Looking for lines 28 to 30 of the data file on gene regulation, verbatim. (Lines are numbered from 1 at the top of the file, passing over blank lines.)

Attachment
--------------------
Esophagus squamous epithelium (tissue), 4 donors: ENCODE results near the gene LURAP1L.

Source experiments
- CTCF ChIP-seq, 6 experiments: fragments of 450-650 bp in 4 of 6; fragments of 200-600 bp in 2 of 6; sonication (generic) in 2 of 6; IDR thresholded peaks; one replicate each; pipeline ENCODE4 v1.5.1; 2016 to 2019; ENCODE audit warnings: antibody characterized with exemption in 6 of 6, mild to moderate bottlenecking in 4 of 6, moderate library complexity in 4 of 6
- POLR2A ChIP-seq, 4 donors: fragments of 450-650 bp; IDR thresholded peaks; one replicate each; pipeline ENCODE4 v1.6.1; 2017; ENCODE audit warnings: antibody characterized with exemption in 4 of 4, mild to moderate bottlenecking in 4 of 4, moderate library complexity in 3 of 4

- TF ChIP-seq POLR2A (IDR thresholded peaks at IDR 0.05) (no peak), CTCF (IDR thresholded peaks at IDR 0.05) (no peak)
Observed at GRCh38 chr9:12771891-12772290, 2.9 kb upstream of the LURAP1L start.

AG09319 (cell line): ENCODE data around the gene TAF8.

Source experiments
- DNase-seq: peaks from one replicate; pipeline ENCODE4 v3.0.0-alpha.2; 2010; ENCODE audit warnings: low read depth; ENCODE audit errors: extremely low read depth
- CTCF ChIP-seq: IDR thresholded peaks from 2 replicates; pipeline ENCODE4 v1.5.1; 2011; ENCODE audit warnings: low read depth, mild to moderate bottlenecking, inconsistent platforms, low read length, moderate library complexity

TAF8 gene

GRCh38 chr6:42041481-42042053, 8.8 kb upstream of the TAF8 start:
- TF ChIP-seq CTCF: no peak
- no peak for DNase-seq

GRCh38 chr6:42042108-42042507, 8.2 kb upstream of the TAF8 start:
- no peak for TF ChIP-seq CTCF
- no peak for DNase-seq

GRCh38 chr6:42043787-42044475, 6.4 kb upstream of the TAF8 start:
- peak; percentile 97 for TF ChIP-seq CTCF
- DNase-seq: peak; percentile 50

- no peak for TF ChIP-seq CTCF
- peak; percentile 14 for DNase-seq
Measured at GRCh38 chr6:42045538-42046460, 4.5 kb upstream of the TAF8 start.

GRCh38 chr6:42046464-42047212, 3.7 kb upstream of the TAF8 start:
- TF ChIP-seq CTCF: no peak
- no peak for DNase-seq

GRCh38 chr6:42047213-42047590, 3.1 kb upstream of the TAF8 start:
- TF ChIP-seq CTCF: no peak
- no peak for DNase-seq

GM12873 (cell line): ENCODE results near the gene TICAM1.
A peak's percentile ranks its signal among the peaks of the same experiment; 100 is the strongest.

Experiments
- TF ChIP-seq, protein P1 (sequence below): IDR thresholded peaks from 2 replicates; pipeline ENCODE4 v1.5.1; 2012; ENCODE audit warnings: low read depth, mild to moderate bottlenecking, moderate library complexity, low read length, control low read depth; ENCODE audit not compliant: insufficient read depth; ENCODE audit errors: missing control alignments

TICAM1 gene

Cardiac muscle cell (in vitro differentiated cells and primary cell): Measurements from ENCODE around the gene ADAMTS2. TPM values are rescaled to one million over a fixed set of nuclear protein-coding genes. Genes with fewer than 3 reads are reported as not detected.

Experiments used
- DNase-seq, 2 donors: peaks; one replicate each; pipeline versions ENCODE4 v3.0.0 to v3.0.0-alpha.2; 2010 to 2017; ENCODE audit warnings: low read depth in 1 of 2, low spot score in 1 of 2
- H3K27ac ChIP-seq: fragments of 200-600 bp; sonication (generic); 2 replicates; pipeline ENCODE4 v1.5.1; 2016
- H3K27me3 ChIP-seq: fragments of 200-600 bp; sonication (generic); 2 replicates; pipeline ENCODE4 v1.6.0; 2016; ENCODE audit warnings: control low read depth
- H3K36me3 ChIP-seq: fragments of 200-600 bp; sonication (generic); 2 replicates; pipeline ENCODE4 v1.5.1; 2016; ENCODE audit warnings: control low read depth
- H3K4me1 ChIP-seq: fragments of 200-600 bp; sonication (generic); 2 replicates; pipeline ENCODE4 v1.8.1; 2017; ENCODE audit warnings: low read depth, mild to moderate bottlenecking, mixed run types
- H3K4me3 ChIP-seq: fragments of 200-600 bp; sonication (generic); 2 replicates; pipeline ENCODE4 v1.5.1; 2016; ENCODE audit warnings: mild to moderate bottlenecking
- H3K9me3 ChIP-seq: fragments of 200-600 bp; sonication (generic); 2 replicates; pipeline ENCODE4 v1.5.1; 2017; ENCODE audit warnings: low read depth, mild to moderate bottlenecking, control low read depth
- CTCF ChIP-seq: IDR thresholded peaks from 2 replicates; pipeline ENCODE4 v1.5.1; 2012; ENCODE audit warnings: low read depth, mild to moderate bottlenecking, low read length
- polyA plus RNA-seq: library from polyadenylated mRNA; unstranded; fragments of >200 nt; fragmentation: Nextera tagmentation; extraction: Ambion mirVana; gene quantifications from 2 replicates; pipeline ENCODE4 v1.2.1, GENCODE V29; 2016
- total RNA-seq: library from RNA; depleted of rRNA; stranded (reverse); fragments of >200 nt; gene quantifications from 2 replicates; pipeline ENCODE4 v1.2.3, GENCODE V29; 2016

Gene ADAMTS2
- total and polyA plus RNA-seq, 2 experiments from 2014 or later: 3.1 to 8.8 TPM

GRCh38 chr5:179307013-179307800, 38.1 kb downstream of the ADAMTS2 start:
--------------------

- TF ChIP-seq CTCF: no peak
- no peak for DNase-seq

GM12873 (cell line): ENCODE results near the gene TICAM1.